The University of Oregon defeats The Ohio State University 46–33 on March 27, 1939 to win the first-ever NCAA men’s basketball tournament. "March Madness," as the tournament became known, has grown exponentially in size and popularity since 1939. By 2005, college basketball had become the most popular sporting event among gamblers, after the Super Bowl. The majority of that betting takes place at tournament time, when Las Vegas, the internet and office pools around the country see action from sports enthusiasts and once-a-year gamblers alike.
For the first 12 years of the men’s tournament, only eight teams were invited to participate. That number grew steadily until a 65-team tournament format was unveiled in 2001. In 2011, the field expanded even further, allowing 68 teams to qualify for the "big dance." After four “play-in” games between, now known as the First Four, the tournament breaks into four regions of 16 teams. The winning teams from those regions comprise the Final Four, who meet in that year’s host city to decide the championship.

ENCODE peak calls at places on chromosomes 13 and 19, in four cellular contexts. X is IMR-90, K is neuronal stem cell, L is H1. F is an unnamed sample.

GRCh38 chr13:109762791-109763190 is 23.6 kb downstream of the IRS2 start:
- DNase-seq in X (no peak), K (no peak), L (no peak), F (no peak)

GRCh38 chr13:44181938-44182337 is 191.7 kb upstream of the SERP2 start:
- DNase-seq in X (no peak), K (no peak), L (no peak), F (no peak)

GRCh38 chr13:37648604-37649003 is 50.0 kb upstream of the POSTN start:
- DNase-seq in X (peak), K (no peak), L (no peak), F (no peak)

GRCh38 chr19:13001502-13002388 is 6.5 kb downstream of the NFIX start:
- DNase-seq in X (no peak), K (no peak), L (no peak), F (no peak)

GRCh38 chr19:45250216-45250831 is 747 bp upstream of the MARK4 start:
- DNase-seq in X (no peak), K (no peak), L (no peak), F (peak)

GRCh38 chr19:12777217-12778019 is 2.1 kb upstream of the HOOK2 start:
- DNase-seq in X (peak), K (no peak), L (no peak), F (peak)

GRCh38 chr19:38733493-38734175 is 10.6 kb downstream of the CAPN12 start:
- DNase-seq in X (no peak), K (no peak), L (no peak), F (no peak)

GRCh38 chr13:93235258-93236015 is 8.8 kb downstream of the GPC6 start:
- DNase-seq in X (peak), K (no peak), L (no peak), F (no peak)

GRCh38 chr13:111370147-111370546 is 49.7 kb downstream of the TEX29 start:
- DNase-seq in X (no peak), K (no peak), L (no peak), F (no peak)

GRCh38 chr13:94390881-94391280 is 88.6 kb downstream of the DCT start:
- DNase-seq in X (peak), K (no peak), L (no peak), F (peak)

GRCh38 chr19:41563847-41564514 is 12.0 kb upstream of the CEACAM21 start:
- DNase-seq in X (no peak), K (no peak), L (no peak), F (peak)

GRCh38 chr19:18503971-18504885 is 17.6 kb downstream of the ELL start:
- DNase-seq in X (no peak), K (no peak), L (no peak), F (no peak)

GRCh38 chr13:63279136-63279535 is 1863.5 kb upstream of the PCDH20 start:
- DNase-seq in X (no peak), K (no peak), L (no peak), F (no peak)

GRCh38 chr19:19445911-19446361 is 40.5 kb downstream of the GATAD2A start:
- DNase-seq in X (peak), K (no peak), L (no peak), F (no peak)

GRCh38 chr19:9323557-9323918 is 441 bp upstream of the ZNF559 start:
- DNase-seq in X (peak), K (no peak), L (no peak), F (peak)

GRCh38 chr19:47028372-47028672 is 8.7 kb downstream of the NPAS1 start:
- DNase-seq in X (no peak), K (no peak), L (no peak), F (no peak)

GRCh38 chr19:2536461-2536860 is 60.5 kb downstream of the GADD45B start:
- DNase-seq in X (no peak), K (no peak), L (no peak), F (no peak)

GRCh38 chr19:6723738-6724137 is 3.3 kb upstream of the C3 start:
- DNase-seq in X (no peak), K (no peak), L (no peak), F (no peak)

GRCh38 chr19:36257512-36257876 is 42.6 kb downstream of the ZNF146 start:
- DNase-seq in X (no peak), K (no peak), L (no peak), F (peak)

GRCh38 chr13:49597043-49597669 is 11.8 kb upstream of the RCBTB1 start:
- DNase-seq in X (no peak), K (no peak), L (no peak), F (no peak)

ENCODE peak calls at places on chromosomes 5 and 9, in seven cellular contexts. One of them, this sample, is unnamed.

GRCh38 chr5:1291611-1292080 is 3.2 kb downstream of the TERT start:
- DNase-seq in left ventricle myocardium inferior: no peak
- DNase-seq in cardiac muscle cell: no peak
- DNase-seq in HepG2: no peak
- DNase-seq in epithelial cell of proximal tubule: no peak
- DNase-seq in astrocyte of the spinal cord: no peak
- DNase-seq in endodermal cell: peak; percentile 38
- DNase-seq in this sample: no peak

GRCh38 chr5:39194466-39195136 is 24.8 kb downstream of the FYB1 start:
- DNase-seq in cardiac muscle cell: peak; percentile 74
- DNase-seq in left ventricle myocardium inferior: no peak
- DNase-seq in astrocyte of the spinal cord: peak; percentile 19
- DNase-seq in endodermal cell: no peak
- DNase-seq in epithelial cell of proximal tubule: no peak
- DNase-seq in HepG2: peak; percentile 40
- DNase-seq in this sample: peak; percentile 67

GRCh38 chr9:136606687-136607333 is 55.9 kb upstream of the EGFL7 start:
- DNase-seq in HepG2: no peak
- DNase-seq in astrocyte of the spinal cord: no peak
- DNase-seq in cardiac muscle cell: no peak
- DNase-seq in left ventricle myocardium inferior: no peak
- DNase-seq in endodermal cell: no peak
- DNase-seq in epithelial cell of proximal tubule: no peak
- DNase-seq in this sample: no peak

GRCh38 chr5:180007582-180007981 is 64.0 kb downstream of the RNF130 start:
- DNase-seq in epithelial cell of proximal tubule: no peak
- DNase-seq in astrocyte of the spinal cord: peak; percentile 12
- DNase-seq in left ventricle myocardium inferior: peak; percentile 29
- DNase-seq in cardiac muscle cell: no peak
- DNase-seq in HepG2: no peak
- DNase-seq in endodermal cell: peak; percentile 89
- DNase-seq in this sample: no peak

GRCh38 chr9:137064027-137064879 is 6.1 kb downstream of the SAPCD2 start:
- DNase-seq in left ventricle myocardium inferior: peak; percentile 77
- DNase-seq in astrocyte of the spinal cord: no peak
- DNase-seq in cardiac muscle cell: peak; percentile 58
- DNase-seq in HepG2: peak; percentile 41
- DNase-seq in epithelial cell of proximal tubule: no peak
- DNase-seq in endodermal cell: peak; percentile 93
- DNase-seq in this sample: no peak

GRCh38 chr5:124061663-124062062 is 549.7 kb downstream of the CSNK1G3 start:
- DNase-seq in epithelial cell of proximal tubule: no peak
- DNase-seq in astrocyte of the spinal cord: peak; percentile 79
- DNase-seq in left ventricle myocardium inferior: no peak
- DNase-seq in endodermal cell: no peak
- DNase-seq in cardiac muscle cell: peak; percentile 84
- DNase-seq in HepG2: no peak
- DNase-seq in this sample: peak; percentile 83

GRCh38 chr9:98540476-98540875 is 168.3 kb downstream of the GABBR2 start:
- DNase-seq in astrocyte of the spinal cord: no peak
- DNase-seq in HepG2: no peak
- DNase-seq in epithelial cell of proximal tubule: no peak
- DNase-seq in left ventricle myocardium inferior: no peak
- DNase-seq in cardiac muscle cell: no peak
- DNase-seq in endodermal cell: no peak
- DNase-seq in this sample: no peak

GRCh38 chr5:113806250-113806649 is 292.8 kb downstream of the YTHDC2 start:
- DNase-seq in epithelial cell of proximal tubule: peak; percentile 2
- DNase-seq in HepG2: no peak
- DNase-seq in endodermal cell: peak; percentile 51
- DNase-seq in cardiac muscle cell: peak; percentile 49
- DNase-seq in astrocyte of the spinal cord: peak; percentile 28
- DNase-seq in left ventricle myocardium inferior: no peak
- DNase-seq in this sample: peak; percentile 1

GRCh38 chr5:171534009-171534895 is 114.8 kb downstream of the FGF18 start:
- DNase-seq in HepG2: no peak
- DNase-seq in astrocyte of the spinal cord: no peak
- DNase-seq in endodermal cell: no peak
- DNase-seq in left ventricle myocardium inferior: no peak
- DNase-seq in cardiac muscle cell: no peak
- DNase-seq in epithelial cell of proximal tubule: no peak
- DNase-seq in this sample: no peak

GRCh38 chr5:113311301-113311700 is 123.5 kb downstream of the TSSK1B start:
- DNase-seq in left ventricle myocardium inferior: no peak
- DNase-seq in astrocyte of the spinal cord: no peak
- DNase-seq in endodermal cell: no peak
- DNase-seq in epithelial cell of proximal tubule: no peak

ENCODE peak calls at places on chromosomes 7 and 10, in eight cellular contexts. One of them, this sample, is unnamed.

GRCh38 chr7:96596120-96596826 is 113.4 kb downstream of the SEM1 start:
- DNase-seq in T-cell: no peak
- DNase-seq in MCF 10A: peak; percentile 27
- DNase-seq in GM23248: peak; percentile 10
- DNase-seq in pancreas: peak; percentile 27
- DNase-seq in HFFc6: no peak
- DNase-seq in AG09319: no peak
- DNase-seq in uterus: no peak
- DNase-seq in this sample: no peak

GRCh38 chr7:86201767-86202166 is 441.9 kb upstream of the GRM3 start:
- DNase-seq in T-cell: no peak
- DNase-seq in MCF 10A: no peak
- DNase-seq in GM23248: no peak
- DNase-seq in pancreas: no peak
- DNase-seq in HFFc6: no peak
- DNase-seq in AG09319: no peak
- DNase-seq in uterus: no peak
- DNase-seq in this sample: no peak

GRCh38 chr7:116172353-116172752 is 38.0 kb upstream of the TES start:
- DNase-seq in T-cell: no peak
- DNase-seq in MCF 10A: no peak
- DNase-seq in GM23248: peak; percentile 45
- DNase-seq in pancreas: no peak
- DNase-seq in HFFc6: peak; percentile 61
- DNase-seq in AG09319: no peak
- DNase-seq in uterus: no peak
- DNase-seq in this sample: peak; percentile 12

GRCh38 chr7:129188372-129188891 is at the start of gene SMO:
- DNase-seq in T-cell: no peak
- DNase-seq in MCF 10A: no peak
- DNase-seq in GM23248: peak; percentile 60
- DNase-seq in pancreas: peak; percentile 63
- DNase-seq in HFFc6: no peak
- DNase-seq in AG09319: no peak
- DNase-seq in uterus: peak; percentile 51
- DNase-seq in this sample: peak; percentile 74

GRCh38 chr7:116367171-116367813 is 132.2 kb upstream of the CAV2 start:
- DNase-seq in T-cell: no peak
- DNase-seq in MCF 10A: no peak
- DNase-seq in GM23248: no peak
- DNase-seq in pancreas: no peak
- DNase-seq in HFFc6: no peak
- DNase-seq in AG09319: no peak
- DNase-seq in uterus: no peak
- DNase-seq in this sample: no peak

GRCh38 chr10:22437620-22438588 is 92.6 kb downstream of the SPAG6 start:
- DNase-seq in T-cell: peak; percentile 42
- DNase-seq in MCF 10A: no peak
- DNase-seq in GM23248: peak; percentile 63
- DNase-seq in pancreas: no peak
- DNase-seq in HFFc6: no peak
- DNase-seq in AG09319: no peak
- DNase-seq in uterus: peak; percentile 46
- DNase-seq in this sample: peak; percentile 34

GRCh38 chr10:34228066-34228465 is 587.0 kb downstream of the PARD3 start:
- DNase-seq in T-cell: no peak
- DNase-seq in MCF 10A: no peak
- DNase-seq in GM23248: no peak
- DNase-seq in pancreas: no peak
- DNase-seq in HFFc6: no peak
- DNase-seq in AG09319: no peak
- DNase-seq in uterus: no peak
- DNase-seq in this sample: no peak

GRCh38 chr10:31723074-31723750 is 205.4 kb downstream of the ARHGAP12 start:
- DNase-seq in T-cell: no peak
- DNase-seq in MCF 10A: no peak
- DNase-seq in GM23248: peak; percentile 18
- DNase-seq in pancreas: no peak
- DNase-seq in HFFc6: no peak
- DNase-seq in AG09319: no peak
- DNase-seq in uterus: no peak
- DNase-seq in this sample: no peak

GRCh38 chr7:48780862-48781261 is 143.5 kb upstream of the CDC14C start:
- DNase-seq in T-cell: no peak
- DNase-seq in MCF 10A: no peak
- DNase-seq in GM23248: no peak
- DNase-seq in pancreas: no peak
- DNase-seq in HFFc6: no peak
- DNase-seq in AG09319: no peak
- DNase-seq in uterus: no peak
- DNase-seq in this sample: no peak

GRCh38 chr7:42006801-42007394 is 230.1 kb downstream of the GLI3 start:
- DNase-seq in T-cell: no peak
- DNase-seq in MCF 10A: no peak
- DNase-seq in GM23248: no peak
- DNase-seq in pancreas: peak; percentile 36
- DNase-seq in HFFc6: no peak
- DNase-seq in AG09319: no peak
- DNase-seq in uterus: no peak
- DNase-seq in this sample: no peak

The NCAA held its first women’s basketball tournament in 1982. The women’s tournament started with 32 teams, expanding to 64 teams before the 1994 season. Today, the women’s format echoes the men’s, with play in four regions culminating in a Final Four held in a single location. The championship is played the day after the men’s, concluding the college basketball season.